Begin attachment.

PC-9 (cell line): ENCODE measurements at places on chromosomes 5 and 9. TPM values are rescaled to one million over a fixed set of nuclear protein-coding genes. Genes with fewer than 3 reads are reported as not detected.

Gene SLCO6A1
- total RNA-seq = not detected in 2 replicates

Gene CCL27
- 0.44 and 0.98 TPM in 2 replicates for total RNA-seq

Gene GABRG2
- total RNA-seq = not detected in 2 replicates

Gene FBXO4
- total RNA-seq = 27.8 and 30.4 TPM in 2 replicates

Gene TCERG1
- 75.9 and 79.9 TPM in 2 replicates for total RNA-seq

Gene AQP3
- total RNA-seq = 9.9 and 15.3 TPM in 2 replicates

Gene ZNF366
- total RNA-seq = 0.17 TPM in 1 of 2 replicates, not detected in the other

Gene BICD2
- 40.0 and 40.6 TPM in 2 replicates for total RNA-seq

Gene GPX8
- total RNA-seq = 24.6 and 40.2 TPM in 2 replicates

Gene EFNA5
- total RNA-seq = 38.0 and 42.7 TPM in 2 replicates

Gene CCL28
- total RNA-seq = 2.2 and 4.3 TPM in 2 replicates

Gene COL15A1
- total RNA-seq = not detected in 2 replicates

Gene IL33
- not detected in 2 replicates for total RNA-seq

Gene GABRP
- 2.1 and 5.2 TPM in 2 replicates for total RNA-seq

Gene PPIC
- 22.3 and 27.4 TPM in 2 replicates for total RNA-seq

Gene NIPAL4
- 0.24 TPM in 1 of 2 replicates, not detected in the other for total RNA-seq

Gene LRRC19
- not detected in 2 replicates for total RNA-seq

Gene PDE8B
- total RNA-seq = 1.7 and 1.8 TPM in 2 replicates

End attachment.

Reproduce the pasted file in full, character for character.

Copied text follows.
PC-9 (cell line): ENCODE measurements at places on chromosomes 5 and 9. TPM values are rescaled to one million over a fixed set of nuclear protein-coding genes. Genes with fewer than 3 reads are reported as not detected.

Gene SLCO6A1
- total RNA-seq = not detected in 2 replicates

Gene CCL27
- 0.44 and 0.98 TPM in 2 replicates for total RNA-seq

Gene GABRG2
- total RNA-seq = not detected in 2 replicates

Gene FBXO4
- total RNA-seq = 27.8 and 30.4 TPM in 2 replicates

Gene TCERG1
- 75.9 and 79.9 TPM in 2 replicates for total RNA-seq

Gene AQP3
- total RNA-seq = 9.9 and 15.3 TPM in 2 replicates

Gene ZNF366
- total RNA-seq = 0.17 TPM in 1 of 2 replicates, not detected in the other

Gene BICD2
- 40.0 and 40.6 TPM in 2 replicates for total RNA-seq

Gene GPX8
- total RNA-seq = 24.6 and 40.2 TPM in 2 replicates

Gene EFNA5
- total RNA-seq = 38.0 and 42.7 TPM in 2 replicates

Gene CCL28
- total RNA-seq = 2.2 and 4.3 TPM in 2 replicates

Gene COL15A1
- total RNA-seq = not detected in 2 replicates

Gene IL33
- not detected in 2 replicates for total RNA-seq

Gene GABRP
- 2.1 and 5.2 TPM in 2 replicates for total RNA-seq

Gene PPIC
- 22.3 and 27.4 TPM in 2 replicates for total RNA-seq

Gene NIPAL4
- 0.24 TPM in 1 of 2 replicates, not detected in the other for total RNA-seq

Gene LRRC19
- not detected in 2 replicates for total RNA-seq

Gene PDE8B
- total RNA-seq = 1.7 and 1.8 TPM in 2 replicates